Sports Photography History

August 2, 2016
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The first time North Carolina coach Dean Smith appeared in the NCAA Final Four, it was as player and member of the 1952 Kansas University team that won the National Championship that year. Here, Smith chases a loose ball in the semi-final game with Santa Clara won by Kansas 74-55. Rich ClarksonClarkson Creative founder, Rich Clarkson, has photographed thousands of legends in the sports industry. But none quite match up to that of coaching giant, Dean Smith — a college basketball player at University of Kansas and later coaching a dynasty at North Carolina.

For Clarkson, the introduction to Dean Smith goes back in time to the college days in Lawrence, Kansas. Rich was the up-and-coming sports photojournalist beginning to gain insider access into the Jayhawks basketball team led by the venerable Forrest “Phog” Allen and travelled with the team on the road. The team enjoyed having Rich there to document their story and he even stayed with the team, often rooming with the 12th player on the Kansas team: Dean Smith.

5 APR 1993: University of North Carolina head coach Dean Smith cuts the last loop of the net after his team defeated Michigan 77-71 earning North Carolina the championship title at the Superdome in New Orleans, LA. Rich Clarkson/NCAA PhotosFrom there, Rich, Dean, and the rest of the team all grew with time towards the 1952 National Championship where Kansas defeated St. John’s 80-63 for the title. Dean Smith was a Junior that year.

Rich continued his success freelancing for Sports Illustrated with his success in covering Kansas athletics with the greats of Wilt Chamberlain, “Phog” Allen, and, yes, Mr. Smith. After graduating college, Dean stayed on as an assistant coach for Kansas before making his way to Air Force — but there, was a head coach for baseball and golf teams. He finally got a big break when in 1958, North Carolina basketball head coach, Frank McGuire, asked for him to come on board as an assistant coach.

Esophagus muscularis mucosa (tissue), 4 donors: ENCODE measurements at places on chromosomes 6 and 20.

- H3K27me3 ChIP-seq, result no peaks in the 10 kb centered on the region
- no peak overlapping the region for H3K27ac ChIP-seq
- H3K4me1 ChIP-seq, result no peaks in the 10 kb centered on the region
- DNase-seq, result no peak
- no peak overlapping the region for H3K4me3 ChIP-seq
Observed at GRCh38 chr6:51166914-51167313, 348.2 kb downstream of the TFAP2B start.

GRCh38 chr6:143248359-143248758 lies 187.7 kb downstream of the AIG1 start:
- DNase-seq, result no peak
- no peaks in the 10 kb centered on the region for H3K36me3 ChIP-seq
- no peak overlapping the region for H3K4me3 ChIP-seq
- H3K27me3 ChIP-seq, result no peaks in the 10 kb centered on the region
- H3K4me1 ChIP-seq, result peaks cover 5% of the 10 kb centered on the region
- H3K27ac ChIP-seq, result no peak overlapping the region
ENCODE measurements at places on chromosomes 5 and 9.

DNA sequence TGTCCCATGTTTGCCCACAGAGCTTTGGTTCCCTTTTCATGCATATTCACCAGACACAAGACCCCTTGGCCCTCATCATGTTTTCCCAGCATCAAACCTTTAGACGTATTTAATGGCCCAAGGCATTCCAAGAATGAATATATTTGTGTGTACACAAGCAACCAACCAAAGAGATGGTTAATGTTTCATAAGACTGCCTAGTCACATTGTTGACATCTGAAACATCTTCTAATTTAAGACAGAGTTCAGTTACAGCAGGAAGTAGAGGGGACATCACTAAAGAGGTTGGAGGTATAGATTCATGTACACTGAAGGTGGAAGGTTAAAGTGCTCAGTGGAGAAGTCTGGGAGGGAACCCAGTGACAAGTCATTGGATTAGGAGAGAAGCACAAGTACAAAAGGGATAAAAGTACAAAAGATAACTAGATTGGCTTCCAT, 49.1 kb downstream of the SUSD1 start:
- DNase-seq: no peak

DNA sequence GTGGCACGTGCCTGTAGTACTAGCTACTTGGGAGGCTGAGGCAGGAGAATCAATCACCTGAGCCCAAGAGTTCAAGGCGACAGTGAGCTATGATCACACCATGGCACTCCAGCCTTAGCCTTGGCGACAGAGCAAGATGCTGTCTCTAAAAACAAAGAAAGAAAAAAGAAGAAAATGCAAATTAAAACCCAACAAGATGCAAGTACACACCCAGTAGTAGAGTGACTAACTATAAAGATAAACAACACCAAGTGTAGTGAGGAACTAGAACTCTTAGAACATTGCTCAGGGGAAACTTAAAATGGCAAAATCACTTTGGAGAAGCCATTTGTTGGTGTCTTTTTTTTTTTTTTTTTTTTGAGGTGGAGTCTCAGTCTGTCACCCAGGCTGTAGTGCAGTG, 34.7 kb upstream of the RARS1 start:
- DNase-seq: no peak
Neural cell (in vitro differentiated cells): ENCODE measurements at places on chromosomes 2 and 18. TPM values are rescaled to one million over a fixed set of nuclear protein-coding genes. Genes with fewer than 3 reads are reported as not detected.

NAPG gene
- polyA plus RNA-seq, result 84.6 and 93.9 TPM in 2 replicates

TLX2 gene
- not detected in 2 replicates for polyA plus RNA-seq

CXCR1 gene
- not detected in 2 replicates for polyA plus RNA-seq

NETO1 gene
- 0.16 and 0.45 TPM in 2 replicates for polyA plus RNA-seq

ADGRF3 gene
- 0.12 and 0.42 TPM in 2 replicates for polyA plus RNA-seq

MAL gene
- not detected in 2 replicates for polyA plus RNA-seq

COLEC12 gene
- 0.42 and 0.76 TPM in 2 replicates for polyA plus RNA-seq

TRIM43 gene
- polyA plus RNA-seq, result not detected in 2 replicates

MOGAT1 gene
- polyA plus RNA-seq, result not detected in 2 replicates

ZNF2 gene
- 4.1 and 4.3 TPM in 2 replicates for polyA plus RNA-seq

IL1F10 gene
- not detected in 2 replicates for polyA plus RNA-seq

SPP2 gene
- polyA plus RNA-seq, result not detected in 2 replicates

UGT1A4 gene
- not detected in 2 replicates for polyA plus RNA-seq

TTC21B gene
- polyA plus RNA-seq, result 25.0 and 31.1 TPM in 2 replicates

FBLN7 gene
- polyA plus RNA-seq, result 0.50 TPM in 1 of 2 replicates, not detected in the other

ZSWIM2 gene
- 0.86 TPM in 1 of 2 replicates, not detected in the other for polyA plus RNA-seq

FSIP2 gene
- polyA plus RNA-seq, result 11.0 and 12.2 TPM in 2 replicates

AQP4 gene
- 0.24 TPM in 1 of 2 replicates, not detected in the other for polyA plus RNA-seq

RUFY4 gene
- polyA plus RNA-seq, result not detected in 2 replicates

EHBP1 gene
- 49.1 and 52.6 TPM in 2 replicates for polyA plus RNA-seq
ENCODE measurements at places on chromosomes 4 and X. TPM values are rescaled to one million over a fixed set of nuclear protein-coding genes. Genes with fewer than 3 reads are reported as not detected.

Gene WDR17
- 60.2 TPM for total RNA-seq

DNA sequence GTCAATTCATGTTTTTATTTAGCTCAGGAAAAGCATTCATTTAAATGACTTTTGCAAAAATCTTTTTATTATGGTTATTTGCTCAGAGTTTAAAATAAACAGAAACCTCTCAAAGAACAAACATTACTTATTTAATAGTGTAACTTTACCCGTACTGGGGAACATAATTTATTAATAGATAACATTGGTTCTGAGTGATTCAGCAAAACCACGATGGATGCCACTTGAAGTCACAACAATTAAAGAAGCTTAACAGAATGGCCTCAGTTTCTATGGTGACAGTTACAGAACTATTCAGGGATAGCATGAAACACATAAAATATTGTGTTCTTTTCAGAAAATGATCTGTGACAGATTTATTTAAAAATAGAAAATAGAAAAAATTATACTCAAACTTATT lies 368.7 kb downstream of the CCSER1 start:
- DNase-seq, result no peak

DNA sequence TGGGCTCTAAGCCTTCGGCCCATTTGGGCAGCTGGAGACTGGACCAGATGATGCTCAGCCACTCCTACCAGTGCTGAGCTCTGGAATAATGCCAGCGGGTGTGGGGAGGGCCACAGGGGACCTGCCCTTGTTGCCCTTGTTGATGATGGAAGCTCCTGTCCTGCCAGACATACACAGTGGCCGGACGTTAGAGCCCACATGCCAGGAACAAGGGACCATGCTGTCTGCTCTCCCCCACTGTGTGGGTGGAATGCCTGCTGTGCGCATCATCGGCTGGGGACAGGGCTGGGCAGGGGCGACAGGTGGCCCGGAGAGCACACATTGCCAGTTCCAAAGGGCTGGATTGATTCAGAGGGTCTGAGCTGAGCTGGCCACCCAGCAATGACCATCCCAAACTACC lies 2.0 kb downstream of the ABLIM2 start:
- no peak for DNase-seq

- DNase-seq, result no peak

And then after becoming head coach for the team in 1961, it took him seven trips to the Final Four before he would win the National Championship in 1982 with future NBA players of James Worthy, Sam Perkins, and #23 Michael Jordan. In fact, when Rich photographed the Tarheels that season for being No. 1 with a record of 32-2 to end out the season, you will see Mr. Smith working on a mocked whiteboard play with 4 players standing behind him. The fifth player was a Freshman and Dean refused for him to being in the photo shoot to follow strict team rules he set in place. That fifth player? You guessed it, Michael Jordan.

Clarkson and Smith re-united many times over the years running in the same sports circles and Rich continued his streak of photographing more Final Fours than anyone in history. (Currently, Rich will be photographing his 60th Final Four this April in Indianapolis, IN.) But in 1983, Rich photographed him once again cutting down the nets after a National Championship win over Michigan 77-71.

Dean Smith will be remembered forever in the industry as an elite coach that was one of the best teachers of the game and strong advocate for social justice. Rich and the Clarkson crew give our condolences to the family. In addition to wife Linnea, Smith is survived by daughters Sandy, Sharon, Kristen and Kelly; son Scott; seven grandchildren and one great-grandaughter.

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